4. Conservative plunges a sword through his fellow soldier instead of noting the incident and planning to inform command later.
5. Conservative wonders why most of his fellow soldiers want him tried for treason.
6. Conservative squawks about conduct and decorum toward the barbarian, but fails to note that he killed his countryman rather than remand him into the authorities' judgment.

Mike said...

Looks like they're getting a healthy reminder of why I said Shapiro was foolish for declaring war on trolls.

Crude said...

Shapiro's like Cruz to me, but moreso. On the one hand, I think he's done some great, valiant stuff. On the other hand he behaves like such a little shitstain.

Tpc said...

The pagans don't believe in patriarchy. This is a cool blog. Found it via the recent flambe.

Crude said...

Hey Tpc. Flambe? What, did something happen at WWWtW?

Either way, welcome. Just my personal nonsense-blog.

Mike said...

TPC,

The Alt-Right pagans very much do believe in patriarchy and are well in line with the majority of great pagan civilizations in the past, none of which were matriarchal.

Mike said...

Yeah. They finally kicked a hornet's nest that had bugs in it.

Crude said...

Okay, I'm gonna have a look over there. I have a feeling I'm missing out.

Crude said...

Well that's interesting. I hadn't been there since last I posted, looks like the conversation got fun.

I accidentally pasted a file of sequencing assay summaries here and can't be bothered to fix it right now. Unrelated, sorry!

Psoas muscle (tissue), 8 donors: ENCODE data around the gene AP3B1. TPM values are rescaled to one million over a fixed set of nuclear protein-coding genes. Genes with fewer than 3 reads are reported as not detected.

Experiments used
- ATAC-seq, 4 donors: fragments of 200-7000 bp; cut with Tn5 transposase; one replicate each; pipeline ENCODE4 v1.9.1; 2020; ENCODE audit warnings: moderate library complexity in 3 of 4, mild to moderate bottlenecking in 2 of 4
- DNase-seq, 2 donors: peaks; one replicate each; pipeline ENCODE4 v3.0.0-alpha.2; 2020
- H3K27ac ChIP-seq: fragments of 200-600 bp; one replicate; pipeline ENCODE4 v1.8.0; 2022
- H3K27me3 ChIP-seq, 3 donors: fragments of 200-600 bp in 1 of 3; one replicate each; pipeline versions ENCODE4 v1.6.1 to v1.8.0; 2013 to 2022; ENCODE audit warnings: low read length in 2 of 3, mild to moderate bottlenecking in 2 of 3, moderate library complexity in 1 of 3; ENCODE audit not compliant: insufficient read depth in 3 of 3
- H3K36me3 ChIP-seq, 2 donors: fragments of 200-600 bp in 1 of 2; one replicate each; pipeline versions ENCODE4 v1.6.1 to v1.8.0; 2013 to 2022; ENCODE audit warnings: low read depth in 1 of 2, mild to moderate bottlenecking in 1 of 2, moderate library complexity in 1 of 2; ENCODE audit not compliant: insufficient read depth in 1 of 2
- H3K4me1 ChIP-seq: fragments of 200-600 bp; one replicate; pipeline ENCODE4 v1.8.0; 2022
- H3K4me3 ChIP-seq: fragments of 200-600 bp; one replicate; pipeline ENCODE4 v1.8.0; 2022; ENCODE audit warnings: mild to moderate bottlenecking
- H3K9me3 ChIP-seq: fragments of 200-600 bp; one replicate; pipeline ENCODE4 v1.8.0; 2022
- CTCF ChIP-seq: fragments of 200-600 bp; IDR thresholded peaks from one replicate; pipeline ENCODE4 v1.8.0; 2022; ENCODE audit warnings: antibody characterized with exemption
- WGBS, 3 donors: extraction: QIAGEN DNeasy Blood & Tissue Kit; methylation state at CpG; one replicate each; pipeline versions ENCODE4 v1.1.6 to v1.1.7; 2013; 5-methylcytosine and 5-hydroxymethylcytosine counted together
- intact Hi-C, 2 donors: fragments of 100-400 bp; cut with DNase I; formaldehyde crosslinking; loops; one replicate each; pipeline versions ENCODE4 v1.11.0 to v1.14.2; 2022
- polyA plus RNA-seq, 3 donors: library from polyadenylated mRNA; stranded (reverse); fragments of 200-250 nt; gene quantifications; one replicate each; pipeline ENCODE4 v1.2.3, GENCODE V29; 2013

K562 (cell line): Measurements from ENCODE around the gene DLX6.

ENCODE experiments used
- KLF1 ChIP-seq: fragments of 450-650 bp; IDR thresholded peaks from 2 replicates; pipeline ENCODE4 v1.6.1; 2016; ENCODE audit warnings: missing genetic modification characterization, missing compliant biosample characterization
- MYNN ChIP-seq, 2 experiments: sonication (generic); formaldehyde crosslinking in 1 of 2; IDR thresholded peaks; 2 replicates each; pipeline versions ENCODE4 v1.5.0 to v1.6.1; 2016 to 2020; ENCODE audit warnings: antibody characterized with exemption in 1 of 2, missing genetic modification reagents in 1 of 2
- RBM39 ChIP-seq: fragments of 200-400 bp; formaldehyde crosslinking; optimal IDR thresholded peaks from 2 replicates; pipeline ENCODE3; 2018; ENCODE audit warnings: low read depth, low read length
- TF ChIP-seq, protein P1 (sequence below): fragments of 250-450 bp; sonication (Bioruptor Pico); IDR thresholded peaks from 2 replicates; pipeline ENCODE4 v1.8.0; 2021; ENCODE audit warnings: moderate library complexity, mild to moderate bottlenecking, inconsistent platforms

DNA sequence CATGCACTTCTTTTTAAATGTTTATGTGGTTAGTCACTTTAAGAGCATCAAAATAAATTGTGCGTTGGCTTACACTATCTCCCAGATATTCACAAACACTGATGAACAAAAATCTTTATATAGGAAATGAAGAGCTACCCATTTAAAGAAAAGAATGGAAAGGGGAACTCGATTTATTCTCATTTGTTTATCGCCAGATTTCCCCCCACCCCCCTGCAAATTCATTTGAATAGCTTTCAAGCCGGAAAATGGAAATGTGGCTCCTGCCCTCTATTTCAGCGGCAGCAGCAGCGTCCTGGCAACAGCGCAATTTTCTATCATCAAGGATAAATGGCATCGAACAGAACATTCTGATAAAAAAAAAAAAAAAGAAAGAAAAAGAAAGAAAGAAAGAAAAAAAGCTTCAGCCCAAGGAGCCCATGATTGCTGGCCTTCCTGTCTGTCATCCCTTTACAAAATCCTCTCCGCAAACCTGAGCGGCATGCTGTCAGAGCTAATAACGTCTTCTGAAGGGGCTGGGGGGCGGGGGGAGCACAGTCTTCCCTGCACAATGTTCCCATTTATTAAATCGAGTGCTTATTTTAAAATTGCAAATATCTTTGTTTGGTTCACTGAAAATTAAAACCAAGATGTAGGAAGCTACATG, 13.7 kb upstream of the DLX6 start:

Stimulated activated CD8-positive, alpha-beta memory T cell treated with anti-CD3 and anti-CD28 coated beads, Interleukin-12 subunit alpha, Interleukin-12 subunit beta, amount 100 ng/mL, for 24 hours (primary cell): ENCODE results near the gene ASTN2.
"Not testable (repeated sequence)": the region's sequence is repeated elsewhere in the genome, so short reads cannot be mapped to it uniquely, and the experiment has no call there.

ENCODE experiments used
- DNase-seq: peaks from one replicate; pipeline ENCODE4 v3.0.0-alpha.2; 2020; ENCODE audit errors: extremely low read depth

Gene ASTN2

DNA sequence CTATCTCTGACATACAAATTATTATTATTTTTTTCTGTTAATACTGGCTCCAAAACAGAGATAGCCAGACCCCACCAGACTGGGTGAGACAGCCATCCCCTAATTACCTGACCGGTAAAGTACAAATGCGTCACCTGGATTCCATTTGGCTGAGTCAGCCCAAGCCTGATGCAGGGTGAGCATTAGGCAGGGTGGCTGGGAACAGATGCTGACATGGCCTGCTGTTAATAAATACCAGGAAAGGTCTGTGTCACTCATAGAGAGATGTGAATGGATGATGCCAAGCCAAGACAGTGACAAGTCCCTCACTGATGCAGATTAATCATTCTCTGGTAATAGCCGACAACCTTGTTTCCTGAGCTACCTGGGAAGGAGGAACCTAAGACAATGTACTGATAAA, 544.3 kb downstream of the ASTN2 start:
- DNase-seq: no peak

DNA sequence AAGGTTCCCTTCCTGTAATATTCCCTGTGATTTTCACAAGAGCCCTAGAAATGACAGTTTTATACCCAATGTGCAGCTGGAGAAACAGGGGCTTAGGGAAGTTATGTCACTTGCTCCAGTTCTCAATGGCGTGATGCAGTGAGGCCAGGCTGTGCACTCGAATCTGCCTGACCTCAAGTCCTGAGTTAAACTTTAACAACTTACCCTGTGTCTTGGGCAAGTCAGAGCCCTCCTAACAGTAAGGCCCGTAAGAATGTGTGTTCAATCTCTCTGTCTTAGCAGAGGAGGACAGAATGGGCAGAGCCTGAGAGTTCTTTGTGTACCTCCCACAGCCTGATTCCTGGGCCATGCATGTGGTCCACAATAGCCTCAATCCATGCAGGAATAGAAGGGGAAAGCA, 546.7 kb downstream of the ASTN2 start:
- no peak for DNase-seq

The Practical Conservative said...

Sorry, Mike, alt-right pagans are unserious about patriarchy. They don't support or encourage any structural changes that would lead to patriarchy, Biblical or otherwise. One of the reasons I blog is that much of the alt-right is completely unserious, but some are serious and I'm interested in engaging with and finding them. And also helping SAHMs out. I have had some success with the latter, not sure about the former.


I read MPC, we are in parallel tracks on many issues, and it's interesting that I, also a conservative housewife, have very different views towards engagement with them and other harder-edges of alt-right compared to Lydia. But I also am younger and have little kids and spent my adulthood in internet culture much more than she has, so I have a very different view of the alt-right.

Crude said...

I'm a little out of my depth here - running into names I've not seen, about conversations I have not taken part in - but I suspect the talk of alt-right patriarchy may be related to the historical pagans. Romans and all that.

Then again, I'm out of this loop. The only pagans I've ever seen are tubby, soft-bearded gents playing Magic: The Gathering. Perhaps it's different elsewhere.

The Practical Conservative said...

I think Mike is speaking more symbolically, because rly, I don't think anyone at Return of Kings is a Roman-reconstruction-style pagan.

Bonald, among others, though, who are not pagan but have the same difficulty re: patriarchy, has talked about being "for patriarchy", but he only meant husbands in isolated nuclear families, which is not patriarchy at all.